guidelines become the basis of reimbursement, then the studies will
become a huge battleground, an ongoing circus of lobbying pressure and
lawsuits to skew studies one way or another, to re-interpret the
results, and to carve out exceptions and re-definitions. As a result,
we can expect instability in the market for some procedures, as some
major sources of income go "off the list" for the public option, or
Medicare, or both, and as private insurers follow the government's lead.

How Is the Digitization Market Run?

Most of health care is still run on paper; most of health care is
still in the process of digitizing. The ARRA allocated $2 billion to
build infrastructure and promised an estimated $34 billion in extra
reimbursements to encourage digitization. So there will be a surge in
the market for the enterprise hardware and software to digitize health

Great. But what are the rules? This could go two ways:

Option 1: The government tells competing software and hardware firms
to apply for certification of whole systems, a government imprimatur
much like the current FDA certification of devices. This would, by its
nature (and judging by the example of other FDA certifying processes),
be slow, cumbersome and expensive.

Option 2: The government sets standards, then gets out of the way.
Standard file formats that would allow one vendor's system to talk to
another's already exist, developed by the industry. Any system that
follows those standards and a few basic tests for reliability,
security, privacy and accountability should be allowed to enter the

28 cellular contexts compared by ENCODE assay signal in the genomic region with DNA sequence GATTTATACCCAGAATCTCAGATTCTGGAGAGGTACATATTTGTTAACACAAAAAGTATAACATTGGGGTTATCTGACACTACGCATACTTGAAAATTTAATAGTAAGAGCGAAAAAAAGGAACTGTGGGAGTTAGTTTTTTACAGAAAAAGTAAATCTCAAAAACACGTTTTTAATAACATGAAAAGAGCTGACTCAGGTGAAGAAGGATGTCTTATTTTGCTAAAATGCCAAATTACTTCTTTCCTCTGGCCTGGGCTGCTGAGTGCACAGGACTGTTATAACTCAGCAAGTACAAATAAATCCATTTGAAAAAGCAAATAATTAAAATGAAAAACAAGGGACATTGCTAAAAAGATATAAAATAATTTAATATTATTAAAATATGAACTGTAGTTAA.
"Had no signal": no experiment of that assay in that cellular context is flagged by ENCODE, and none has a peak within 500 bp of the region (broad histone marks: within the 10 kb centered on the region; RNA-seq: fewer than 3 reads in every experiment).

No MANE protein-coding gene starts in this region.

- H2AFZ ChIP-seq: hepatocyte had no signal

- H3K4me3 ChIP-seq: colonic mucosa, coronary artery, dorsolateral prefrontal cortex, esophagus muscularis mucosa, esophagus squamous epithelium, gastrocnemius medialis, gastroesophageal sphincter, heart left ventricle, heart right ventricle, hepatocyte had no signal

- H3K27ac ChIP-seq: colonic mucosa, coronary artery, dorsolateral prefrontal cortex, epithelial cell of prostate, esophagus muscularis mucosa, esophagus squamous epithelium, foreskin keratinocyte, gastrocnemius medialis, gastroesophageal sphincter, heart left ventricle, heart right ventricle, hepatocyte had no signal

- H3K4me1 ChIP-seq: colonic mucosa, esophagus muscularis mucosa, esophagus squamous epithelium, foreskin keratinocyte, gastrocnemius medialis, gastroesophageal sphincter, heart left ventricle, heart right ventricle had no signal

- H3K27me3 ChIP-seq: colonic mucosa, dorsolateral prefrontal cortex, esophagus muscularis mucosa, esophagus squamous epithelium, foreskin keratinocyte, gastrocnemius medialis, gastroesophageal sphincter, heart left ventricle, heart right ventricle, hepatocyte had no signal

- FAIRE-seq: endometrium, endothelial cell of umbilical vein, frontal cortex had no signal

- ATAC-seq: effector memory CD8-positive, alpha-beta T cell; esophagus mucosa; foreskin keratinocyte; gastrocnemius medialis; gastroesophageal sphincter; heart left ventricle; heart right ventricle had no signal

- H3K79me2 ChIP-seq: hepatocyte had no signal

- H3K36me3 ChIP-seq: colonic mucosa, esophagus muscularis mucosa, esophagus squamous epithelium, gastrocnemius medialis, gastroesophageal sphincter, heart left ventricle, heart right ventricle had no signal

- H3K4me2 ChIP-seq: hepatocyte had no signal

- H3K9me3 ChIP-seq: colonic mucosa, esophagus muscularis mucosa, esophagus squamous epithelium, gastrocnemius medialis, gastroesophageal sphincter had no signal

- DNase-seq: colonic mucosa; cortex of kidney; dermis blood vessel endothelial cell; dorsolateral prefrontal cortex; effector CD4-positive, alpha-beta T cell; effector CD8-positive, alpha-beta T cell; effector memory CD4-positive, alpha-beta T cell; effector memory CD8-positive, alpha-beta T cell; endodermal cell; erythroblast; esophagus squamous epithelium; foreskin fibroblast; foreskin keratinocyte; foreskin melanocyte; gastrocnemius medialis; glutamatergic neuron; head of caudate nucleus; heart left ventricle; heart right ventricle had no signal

market. Not meeting such standards, including complete data
transparency with all other health care data systems, would disqualify
the provider using the system from any kind of subsidy or additional
reimbursement meant to support digitization.

(This is the way computers and music players and smart phones work
now: Any player that can play an MP3 and any photo program that can
read JPGs and TIFFs can enter the market and compete for customers. I
can e-mail anyone with an e-mail address, no matter what kind of
computer he or she uses. Properly coded Web pages built to strict
standards can be viewed on any computer, in fact any browser, or even
on a cell phone or a reader for the blind. The true barriers to data
transparency across health care are commercial, not technical.)

If the regulations look more like Option 1, we can expect little
disruptive innovation, slow development, ongoing difficulty in
translation between competing vendors, continuing high prices, and a
market that will still be dominated by the current major players. If
they look more like Option 2, we can expect something more like the
personal computer and consumer electronics markets: rapid development,
disruptive technologies, falling prices and many new players. Option 1
would be better for the established players, Option 2 better for
everyone else.

There is room for hope in this political season, and room for
cynicism. We prepare ourselves equally for relief and for despair. The
health care system could truly become a system; health care could
actually become higher quality, less expensive and available to
everyone. Or not: It could go on being designed for the comfort zone of
the biggest money players at the table. We cannot know which from the
headlines, but know it only as we see how each of these details plays